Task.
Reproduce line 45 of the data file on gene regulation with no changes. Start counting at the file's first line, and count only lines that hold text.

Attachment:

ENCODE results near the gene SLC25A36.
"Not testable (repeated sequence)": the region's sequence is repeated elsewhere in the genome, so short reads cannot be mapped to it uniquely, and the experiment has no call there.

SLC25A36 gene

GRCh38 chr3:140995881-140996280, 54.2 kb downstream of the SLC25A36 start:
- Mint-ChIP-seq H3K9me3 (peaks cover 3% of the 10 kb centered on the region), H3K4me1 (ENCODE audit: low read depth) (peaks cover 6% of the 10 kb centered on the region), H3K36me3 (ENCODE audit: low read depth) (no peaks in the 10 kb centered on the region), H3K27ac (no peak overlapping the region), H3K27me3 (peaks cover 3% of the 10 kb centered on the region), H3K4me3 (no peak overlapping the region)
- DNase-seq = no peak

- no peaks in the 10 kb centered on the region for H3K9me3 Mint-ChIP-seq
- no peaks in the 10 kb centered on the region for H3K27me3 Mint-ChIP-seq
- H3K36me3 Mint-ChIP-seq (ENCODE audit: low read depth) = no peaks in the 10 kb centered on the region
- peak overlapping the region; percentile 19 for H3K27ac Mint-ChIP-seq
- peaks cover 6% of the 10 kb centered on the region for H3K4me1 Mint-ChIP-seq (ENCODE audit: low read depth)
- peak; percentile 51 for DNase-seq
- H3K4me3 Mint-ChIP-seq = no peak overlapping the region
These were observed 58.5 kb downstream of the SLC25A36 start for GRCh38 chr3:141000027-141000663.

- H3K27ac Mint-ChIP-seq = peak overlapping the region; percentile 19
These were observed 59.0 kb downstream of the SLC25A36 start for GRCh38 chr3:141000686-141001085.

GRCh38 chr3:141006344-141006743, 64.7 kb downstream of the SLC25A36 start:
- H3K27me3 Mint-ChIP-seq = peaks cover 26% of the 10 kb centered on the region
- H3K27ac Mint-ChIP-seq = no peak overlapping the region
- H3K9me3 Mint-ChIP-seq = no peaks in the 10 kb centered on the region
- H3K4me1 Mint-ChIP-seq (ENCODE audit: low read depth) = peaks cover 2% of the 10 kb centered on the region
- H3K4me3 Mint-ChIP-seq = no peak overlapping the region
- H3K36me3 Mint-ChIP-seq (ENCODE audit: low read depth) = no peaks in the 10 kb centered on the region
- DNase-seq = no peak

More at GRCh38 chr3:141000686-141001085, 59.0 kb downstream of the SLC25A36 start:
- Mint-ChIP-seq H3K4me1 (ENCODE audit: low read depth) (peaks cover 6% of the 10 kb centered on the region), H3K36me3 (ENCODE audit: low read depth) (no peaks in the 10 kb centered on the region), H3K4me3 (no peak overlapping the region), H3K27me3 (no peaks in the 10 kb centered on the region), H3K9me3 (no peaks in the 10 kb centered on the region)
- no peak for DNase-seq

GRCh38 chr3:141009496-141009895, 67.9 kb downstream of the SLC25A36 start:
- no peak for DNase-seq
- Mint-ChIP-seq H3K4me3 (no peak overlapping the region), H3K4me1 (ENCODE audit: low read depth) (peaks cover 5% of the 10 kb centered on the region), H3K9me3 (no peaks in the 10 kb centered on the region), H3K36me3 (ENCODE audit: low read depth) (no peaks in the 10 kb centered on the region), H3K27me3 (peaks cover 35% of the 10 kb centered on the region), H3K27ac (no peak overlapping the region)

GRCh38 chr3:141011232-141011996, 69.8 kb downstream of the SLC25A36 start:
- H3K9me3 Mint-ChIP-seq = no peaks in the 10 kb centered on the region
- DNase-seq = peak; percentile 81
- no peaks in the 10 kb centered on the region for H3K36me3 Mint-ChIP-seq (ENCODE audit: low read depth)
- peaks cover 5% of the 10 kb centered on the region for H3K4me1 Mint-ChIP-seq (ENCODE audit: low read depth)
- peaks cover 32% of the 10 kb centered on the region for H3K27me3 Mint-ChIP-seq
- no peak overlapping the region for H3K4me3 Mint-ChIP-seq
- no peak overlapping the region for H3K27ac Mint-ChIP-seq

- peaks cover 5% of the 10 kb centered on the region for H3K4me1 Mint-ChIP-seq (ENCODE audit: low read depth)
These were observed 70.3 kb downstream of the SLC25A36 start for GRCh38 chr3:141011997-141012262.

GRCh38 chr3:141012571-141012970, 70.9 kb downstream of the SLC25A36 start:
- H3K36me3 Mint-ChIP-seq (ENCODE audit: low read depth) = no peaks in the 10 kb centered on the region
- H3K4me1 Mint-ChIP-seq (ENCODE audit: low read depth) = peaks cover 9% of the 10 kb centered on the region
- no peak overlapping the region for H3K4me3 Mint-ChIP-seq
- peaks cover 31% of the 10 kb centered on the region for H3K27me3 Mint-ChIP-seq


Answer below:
- peaks cover 31% of the 10 kb centered on the region for H3K27me3 Mint-ChIP-seq